Moussaoui's Ejection Highlights Judges' Authority
Wednesday, February 8, 2006
A Kentucky man yelled at the judge during his death penalty trial two years ago for not allowing smokeless tobacco in court. In response, eight federal agents wrestled him to the floor, and the judge threatened to have him zapped with a shock-producing stun belt.
A convicted killer was so unruly in a Florida courtroom last year that the judge sealed his mouth with duct tape. Perhaps most famously of all, a member of the Black Panthers was bound and gagged during the stormy "Chicago 7" trial in the Vietnam War era.
Judges have long exercised virtually unlimited control over their courtrooms, and U.S. District Judge Leonie M. Brinkema's ejection of Sept. 11 conspirator Zacarias Moussaoui from his death penalty trial followed that tradition. The judge booted Moussaoui during the first minute of jury selection Monday-- and three more times after that.
Brinkema appears to be on firm legal ground. To maintain order in courtrooms, the U.S. Supreme Court has allowed judges to expel or to bind and gag disruptive defendants, according to legal experts. What is less clear, they said, is how Moussaoui's antics will affect the fight for his life over his role in the worst terrorist attack in American history.
In the end, lawyers agreed, Moussaoui -- who disavowed his attorneys, declared himself a member of al Qaeda and called his trial a circus before being escorted out repeatedly -- is only hurting his case.
"I don't think there is a wilder card than this,'' said Jonathan Shapiro, an Alexandria lawyer who has been punched and knocked out by a client in court. Shapiro later represented convicted sniper John Allen Muhammad, who shook up his trial by firing his attorneys and giving his own opening statement.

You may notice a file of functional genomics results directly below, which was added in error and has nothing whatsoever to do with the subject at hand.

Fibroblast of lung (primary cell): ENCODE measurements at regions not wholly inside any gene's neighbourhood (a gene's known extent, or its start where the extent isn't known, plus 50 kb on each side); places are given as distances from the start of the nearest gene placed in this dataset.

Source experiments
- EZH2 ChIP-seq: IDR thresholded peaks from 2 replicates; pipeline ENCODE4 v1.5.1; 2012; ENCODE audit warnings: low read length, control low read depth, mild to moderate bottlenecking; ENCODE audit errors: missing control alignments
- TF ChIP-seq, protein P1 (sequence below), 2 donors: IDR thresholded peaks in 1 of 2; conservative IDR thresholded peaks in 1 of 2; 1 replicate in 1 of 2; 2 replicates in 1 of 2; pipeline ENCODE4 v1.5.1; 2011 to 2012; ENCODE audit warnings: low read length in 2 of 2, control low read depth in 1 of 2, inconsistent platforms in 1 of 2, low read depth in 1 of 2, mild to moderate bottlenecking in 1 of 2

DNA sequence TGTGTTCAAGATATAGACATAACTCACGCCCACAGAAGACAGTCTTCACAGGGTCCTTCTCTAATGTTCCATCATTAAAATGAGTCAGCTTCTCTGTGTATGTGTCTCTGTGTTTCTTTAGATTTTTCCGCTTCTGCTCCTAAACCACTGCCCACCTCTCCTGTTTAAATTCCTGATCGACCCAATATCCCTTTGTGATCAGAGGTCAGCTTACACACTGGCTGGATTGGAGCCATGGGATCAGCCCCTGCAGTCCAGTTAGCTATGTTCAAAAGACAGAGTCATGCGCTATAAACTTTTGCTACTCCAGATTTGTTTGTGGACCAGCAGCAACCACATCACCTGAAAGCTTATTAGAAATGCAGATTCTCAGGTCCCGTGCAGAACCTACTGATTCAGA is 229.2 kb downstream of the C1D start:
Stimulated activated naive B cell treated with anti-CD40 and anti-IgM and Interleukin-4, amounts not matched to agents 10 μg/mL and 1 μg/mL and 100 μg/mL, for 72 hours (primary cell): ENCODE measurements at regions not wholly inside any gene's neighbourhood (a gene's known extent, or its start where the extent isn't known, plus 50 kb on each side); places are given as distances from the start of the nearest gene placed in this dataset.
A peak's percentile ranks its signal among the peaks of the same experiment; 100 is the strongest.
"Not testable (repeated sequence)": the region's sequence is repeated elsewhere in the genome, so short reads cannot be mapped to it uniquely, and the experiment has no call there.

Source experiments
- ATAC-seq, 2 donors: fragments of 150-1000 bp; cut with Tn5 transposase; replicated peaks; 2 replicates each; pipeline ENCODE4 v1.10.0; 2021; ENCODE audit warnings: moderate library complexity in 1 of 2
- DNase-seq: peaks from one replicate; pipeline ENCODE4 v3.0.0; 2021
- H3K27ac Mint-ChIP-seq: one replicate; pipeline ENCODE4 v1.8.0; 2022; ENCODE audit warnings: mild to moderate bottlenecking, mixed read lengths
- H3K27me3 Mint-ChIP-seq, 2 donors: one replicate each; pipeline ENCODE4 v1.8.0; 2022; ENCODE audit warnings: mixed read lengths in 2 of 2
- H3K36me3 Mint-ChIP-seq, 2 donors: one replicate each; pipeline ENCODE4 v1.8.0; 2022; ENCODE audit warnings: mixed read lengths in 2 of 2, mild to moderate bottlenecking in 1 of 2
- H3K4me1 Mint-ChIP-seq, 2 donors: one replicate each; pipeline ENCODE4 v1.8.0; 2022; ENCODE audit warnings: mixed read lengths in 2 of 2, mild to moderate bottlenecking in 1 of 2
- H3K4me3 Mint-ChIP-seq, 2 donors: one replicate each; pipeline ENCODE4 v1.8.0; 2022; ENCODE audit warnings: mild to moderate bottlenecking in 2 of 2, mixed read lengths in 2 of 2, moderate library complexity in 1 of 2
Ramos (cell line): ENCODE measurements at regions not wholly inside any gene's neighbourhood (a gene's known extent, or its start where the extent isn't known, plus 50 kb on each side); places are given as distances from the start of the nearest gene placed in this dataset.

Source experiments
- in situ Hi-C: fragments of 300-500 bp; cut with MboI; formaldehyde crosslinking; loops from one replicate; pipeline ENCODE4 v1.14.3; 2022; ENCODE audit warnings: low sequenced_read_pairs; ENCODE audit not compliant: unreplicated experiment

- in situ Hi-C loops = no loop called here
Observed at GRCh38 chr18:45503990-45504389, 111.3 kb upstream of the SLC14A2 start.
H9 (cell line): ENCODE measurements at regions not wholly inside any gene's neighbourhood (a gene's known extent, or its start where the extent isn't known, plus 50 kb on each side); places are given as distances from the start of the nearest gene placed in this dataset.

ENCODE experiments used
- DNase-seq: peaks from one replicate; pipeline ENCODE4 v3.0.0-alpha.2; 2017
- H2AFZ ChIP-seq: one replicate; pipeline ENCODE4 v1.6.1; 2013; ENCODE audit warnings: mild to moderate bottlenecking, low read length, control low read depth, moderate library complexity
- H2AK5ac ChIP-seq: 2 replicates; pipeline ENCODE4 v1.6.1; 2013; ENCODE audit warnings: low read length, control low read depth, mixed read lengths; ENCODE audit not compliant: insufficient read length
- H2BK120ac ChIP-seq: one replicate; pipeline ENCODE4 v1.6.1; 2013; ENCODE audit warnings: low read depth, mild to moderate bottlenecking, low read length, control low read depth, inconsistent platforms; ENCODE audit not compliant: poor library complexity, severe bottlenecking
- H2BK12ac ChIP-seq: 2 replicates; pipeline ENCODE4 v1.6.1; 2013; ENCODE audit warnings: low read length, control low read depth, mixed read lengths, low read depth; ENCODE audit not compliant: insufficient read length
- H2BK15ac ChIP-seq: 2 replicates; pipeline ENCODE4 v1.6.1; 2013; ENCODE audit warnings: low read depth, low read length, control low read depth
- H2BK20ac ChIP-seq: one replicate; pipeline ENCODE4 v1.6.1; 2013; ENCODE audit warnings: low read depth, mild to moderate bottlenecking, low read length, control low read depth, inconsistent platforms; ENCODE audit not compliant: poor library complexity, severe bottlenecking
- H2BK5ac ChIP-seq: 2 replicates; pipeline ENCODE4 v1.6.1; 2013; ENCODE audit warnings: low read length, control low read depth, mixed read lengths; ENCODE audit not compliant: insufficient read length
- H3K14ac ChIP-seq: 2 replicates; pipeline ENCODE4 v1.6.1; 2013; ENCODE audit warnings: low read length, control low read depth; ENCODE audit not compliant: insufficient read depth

"It's a bad feeling when you lose control in the courtroom,'' Shapiro said. "Everyone will be on pins and needles to see how this all plays out.''
Moussaoui, 37, a French citizen, is the only person convicted or charged in the United States in connection with the attacks on the World Trade Center and the Pentagon, which is just a few miles from Brinkema's courtroom. He pleaded guilty in April to conspiracy charges. A federal jury is now being chosen to decide whether Moussaoui should be executed or remain in prison -- where he has spent the past 4 1/2 years -- for life.
Legal experts said Brinkema is acting within Supreme Court guidelines but must balance Moussaoui's constitutional right to be present at his trial with her obligation to keep order. "She has to be very hesitant to exclude him,'' said Richard D. Friedman, a University of Michigan law professor. "On the other hand, she has a responsibility for maintaining decorum.''
The Supreme Court came down firmly on the side of an Illinois judge who ejected a disruptive defendant from his trial. Like Moussaoui, the man rejected his attorneys and wanted to represent himself. The court did not spell out any length of time or number of outbursts required for ejection but made one thing clear: Defendants must first be warned repeatedly to behave.
"The flagrant disregard in the courtroom of elementary standards of proper conduct should not and cannot be tolerated,'' the court wrote in the 1970 case. "We believe trial judges confronted with disruptive, contumacious, stubbornly defiant defendants must be given sufficient discretion to meet the circumstances of each case.''
Even the proverbial rope and gag is permissible, the court said, although that should be a "last resort.'' The decision came out soon after Bobby Seale, a member of the Black Panther Party, was bound and gagged after repeated shouting matches in court. The case stemmed from the protests during the 1968 Democratic National Convention in Chicago.